Jane Addams Trail Description

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There’s no debating the historical significance of the Jane Addams Trail. Not only is it named for a Nobel Peace Prize-winning social activist who grew up nearby, but the trail also passes the site of the second Abraham Lincoln-Stephen Douglas debate, located in Freeport.

The trail runs nearly 19 miles from historical Tutty’s Crossing in Freeport to the Wisconsin border, where it becomes the Badger State Trail. It follows a rail line that the Illinois Central built in 1887 between Freeport, Illinois, and Madison, Wisconsin. The route, which crosses 22 bridges on the way to the border, is part of the 500-mile Grand Illinois Trail. Future plans call for a connection to the Pecatonica Prairie Trail east of Freeport.

Starting at Tutty’s Crossing trailhead in Freeport, you’ll wind through a historical district on sidewalks and bike paths for about 0.4 mile to a park featuring displays and life-size statues marking the site of the second Lincoln-Douglas debate in 1858. Following on-street bike lanes another 0.4 mile takes you to the original steel truss railroad bridge across the Pecatonica River and the beginning of an off-road paved trail that proceeds 3.5 miles to the Wes Block trailhead. The path is crushed limestone from Wes Block north.

Heading due north, the trail passes through woods that support a wide variety of trees, birds, and other wildlife. During deer-hunting season, it’s recommended that trail users wear blaze orange. Bright-colored clothing is also advised for those traveling on foot or skis during winter, as snowmobiling is allowed when at least 4 inches of snow are on the trail.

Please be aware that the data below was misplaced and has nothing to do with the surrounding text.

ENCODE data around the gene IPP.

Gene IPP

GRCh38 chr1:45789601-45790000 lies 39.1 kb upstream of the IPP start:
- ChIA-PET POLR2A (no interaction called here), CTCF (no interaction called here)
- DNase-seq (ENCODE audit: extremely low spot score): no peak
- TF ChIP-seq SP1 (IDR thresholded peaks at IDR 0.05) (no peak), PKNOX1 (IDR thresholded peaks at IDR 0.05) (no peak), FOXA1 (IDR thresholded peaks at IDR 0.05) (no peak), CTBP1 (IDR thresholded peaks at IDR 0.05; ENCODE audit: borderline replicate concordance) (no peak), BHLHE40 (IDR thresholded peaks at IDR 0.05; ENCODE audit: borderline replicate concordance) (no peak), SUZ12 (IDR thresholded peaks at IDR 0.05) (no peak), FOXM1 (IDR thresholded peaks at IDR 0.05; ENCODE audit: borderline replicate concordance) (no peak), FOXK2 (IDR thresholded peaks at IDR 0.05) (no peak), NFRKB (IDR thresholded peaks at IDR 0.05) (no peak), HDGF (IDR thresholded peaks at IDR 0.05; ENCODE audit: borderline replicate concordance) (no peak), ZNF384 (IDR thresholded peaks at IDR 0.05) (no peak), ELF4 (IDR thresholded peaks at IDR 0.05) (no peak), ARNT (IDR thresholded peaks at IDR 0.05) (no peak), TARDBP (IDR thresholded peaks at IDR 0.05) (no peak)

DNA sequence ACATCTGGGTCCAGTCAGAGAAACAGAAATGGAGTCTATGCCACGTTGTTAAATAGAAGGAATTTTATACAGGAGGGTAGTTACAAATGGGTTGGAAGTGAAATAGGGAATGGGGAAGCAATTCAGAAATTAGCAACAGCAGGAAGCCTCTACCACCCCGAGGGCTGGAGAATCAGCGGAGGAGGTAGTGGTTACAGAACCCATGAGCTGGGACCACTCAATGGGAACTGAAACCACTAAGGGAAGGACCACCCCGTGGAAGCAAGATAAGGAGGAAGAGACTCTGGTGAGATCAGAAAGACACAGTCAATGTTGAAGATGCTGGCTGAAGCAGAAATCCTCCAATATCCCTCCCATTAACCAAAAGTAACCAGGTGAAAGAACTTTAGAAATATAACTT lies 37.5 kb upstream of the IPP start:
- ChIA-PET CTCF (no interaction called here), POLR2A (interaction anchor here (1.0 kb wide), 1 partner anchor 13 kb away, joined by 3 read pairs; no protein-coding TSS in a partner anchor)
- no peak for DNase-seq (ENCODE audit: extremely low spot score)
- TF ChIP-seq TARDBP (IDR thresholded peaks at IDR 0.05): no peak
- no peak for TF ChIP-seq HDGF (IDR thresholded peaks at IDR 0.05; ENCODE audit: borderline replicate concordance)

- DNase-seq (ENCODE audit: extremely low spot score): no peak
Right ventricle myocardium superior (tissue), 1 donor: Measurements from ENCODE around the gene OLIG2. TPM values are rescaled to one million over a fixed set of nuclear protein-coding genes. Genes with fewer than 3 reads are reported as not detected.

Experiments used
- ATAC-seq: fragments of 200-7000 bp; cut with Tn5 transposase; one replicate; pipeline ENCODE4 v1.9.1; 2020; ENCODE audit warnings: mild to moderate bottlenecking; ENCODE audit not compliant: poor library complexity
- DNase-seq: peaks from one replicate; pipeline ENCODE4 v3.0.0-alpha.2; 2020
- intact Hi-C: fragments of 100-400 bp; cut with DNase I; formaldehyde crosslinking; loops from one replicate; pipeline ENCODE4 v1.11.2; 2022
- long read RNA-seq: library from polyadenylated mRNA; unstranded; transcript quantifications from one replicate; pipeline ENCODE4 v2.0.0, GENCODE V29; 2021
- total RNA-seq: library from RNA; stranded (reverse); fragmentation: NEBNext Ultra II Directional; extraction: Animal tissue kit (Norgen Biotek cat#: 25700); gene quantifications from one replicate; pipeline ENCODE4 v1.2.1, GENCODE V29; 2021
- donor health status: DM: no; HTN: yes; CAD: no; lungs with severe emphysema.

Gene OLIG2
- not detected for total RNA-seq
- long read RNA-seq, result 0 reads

As you travel from Freeport north to Orangeville, you will see exposed rock embankments as well as creeks and wetlands. Vistas of open prairie and farmland are interspersed among the wooded areas.

You’ll cross County Road 5 at 3 miles past the Wes Block trailhead. It’s less than 2 miles on a shoulderless road to the childhood home and grave site of Jane Addams in Cedarville. Born here in 1860, she received the Nobel Peace Prize in 1931 for her humanitarian deeds, which included the opening of a settlement house project (Hull House) in Chicago and activism in the social and political movements of her time.

About 7 miles north of CR 5, you’ll cross a covered bridge as you arrive in Orangeville, where the Richland Creek trailhead provides a quiet and convenient place to end your trip with a covered shelter and nearby gas station for refreshments. The official end of the trail is at the Illinois-Wisconsin state line, about 2.5 miles north. You’ll need a Wisconsin state trail pass if you plan to ride the remaining 40 miles north to Madison on the Badger State Trail.